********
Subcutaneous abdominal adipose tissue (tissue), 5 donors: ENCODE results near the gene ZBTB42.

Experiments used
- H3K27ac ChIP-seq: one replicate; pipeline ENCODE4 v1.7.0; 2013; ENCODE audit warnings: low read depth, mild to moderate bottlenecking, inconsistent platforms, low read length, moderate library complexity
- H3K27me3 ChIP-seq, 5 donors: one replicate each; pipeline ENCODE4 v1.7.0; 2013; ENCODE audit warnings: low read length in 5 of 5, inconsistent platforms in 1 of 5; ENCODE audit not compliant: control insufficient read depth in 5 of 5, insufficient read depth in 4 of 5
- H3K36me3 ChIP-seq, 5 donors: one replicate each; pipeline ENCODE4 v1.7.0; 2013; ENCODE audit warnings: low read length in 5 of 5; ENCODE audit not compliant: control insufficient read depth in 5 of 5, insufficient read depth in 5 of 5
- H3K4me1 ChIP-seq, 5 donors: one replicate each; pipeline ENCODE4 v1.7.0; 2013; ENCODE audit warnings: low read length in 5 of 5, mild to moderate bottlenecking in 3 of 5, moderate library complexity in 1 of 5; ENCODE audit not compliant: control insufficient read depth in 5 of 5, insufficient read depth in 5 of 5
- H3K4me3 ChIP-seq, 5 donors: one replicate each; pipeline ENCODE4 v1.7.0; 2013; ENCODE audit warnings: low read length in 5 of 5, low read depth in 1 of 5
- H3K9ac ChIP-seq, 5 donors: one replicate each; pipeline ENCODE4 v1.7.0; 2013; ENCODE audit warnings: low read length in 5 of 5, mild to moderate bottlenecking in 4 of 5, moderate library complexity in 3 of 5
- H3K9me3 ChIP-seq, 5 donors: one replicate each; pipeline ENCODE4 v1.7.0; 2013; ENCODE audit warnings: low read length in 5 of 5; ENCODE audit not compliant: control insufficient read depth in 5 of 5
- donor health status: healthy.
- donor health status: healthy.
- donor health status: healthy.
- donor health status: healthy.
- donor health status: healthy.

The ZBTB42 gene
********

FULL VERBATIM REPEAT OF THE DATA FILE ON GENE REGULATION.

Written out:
Subcutaneous abdominal adipose tissue (tissue), 5 donors: ENCODE results near the gene ZBTB42.

Experiments used
- H3K27ac ChIP-seq: one replicate; pipeline ENCODE4 v1.7.0; 2013; ENCODE audit warnings: low read depth, mild to moderate bottlenecking, inconsistent platforms, low read length, moderate library complexity
- H3K27me3 ChIP-seq, 5 donors: one replicate each; pipeline ENCODE4 v1.7.0; 2013; ENCODE audit warnings: low read length in 5 of 5, inconsistent platforms in 1 of 5; ENCODE audit not compliant: control insufficient read depth in 5 of 5, insufficient read depth in 4 of 5
- H3K36me3 ChIP-seq, 5 donors: one replicate each; pipeline ENCODE4 v1.7.0; 2013; ENCODE audit warnings: low read length in 5 of 5; ENCODE audit not compliant: control insufficient read depth in 5 of 5, insufficient read depth in 5 of 5
- H3K4me1 ChIP-seq, 5 donors: one replicate each; pipeline ENCODE4 v1.7.0; 2013; ENCODE audit warnings: low read length in 5 of 5, mild to moderate bottlenecking in 3 of 5, moderate library complexity in 1 of 5; ENCODE audit not compliant: control insufficient read depth in 5 of 5, insufficient read depth in 5 of 5
- H3K4me3 ChIP-seq, 5 donors: one replicate each; pipeline ENCODE4 v1.7.0; 2013; ENCODE audit warnings: low read length in 5 of 5, low read depth in 1 of 5
- H3K9ac ChIP-seq, 5 donors: one replicate each; pipeline ENCODE4 v1.7.0; 2013; ENCODE audit warnings: low read length in 5 of 5, mild to moderate bottlenecking in 4 of 5, moderate library complexity in 3 of 5
- H3K9me3 ChIP-seq, 5 donors: one replicate each; pipeline ENCODE4 v1.7.0; 2013; ENCODE audit warnings: low read length in 5 of 5; ENCODE audit not compliant: control insufficient read depth in 5 of 5
- donor health status: healthy.
- donor health status: healthy.
- donor health status: healthy.
- donor health status: healthy.
- donor health status: healthy.

The ZBTB42 gene